The Spirit of Freedom Galatians 5:16-18
Today we find a dual emphasis in our reading. Paul certainly did not teach that obedience was unimportant. If anything, he taught that those of us who have received grace have a greater motivation to live gracefully. He tells us: We are saved by grace, not works. He also tells us: We must take obedience seriously.
Read a similar thought in Ephesians 2:8-10.
We are to be led by the Spirit. The flesh is that physical part of us, however, it is also the soft and fleshy part of our intellectual and moral selves. Because we are flesh, we can’t understand certain things. (I Cor. 2:14) Because we are flesh, we can’t accomplish certain things. (Romans 7:18)
In our flesh, each of us continually struggle against the natural inclinations of our sinful nature.
The Spirit is given to us as a gift when we come to Christ (Acts 2:38). Peter uses this language in Acts 5:32 “…the Holy Spirit, whom God has given to those who obey Him.”
The Holy Spirit helps us in our prayers (Romans 8:26-27), being a seal of salvation (2 Cor. 1:22) and calling us to live holy lives before God (I Cor. 6:19-20).
Paul is very plain that the Holy Spirit within us is both our call to holiness and our aid in living the Christian life of holiness.
Consider what we learn about the Spirit/Flesh in Romans. Romans 8:1-17 illustrates our point.
Spirit sets us free from sin and death (8:2); We are to live according to the Spirit (8:4); Set our mind on the Spirit’s desire (8:5); The Spirit controlled mind brings peace (8:6); We are controlled by the Spirit within (8:9); The Spirit gives us spiritual life (8:11); Allows us to put our past to death (8:13); If led by the Spirit/ children of God (8:14); Gives us courage to overcome fear. (8:15); Testifies that we belong to God (8:16).
We are saved by God’s grace. We can’t hope to earn our salvation by the works of our sinful nature; we are saved by grace. But at the same time, we can’t hope to sustain our salvation by the power of our sinful nature either. Paul tells us that the cure for a life of legalism is a life led by the Holy Spirit of God.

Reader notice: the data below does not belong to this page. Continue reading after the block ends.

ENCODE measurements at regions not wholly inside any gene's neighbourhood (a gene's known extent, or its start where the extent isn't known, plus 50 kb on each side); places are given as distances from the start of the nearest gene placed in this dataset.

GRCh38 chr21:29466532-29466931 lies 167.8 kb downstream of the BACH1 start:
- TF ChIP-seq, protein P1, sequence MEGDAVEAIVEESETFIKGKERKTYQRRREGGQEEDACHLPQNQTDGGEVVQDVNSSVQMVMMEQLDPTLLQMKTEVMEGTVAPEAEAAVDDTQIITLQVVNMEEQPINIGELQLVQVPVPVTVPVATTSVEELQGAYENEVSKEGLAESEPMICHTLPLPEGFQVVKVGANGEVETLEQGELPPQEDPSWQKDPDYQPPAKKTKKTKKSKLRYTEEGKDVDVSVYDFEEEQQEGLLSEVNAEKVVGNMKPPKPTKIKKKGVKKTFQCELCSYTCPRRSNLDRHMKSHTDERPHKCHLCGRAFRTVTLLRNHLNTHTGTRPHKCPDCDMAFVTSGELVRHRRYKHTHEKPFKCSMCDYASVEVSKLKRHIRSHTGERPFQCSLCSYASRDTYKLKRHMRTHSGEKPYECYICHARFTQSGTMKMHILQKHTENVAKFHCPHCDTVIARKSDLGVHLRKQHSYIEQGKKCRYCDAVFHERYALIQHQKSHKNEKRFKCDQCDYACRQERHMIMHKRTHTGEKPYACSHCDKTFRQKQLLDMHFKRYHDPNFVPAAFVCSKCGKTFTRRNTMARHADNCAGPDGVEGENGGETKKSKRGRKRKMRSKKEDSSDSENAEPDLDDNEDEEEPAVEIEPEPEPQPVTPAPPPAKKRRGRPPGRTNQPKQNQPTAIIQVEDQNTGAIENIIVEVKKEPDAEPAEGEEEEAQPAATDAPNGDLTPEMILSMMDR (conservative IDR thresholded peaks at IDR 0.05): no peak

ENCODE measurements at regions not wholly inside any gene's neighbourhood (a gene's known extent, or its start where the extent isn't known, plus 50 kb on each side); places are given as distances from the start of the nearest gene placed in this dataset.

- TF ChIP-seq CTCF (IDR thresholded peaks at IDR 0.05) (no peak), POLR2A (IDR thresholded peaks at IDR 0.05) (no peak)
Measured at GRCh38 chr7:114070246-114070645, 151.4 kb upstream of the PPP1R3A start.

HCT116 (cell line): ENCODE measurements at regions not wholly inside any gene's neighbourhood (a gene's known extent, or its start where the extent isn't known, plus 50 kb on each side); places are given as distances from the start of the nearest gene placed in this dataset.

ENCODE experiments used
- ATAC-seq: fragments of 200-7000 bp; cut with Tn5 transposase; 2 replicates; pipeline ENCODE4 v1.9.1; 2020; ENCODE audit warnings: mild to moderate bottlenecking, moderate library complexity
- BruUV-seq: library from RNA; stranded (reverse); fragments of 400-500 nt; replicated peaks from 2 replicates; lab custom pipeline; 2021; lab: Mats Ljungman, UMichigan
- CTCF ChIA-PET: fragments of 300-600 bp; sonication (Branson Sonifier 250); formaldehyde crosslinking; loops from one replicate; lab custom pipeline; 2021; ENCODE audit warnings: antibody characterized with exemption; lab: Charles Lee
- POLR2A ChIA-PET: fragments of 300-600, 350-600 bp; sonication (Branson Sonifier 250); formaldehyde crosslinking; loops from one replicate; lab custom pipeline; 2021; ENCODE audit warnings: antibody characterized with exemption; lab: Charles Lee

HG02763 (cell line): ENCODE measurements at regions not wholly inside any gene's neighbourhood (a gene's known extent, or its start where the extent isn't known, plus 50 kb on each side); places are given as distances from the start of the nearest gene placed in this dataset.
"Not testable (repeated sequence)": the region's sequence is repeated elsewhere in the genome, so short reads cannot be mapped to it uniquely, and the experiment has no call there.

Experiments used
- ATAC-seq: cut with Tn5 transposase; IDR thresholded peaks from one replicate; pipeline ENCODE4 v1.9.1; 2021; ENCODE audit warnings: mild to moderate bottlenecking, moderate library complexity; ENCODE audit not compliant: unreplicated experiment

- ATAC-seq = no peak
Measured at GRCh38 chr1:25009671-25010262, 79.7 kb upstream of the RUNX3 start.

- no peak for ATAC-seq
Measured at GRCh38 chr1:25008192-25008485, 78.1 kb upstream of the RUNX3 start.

It’s really a new ball game. It is not conformity to rules but relationship with a Person. It is not an emphasis on what I do but on what He did. It is not me working for God but God working in me. It is not letter but Spirit, not death, but life—not I, but Christ.
If I love Christ I will keep His commandments. But if all I have to go on is the power of my flesh, my sinful nature, then I am undone.
Now the Spirit continues to do what I cannot do for myself. He sanctifies me, making me holy and setting me apart for God. As I yield my will to His will, he brings forth His fruit in my life, the fruit of the Spirit.
I cannot take credit nor have pride in my salvation—Jesus did all that for me. Neither can I take credit nor have pride in the righteous things that I do for God after salvation. Those things are done through the Spirit. Even as I work out my own salvation, I realize that it is God who is working in me.
Philippians 2:12-13 “Therefore, my beloved, as you have always obeyed, so not, not only as in my presence but much more in my absence; work out your own salvation with fear and trembling, for it is God who works in you, both to will and to work for his good pleasure.”
In Summary: If you are a child of God, then the Spirit is in you just as surely as your own spirit is in you. He sets you apart as belonging to God; His presence makes you holy. Because you are God’s temple, then you must serve God.
The Spirit is not within you to make you do strange, mystical things; He is there to lead you to do holy things.
The Spirit will never supersede your will. You can quench Him so that His presence is not productive (I Thess. 5:19). You can even grieve Him so that He will abandon you to the flesh (Eph. 4:30. Or you can yield yourself to Him and He will bring forth His fruit.
If you are a Christian, He is there. The question is, “What will you do?”
Doug Haught, Minister at Cold Harbor Road church of Christ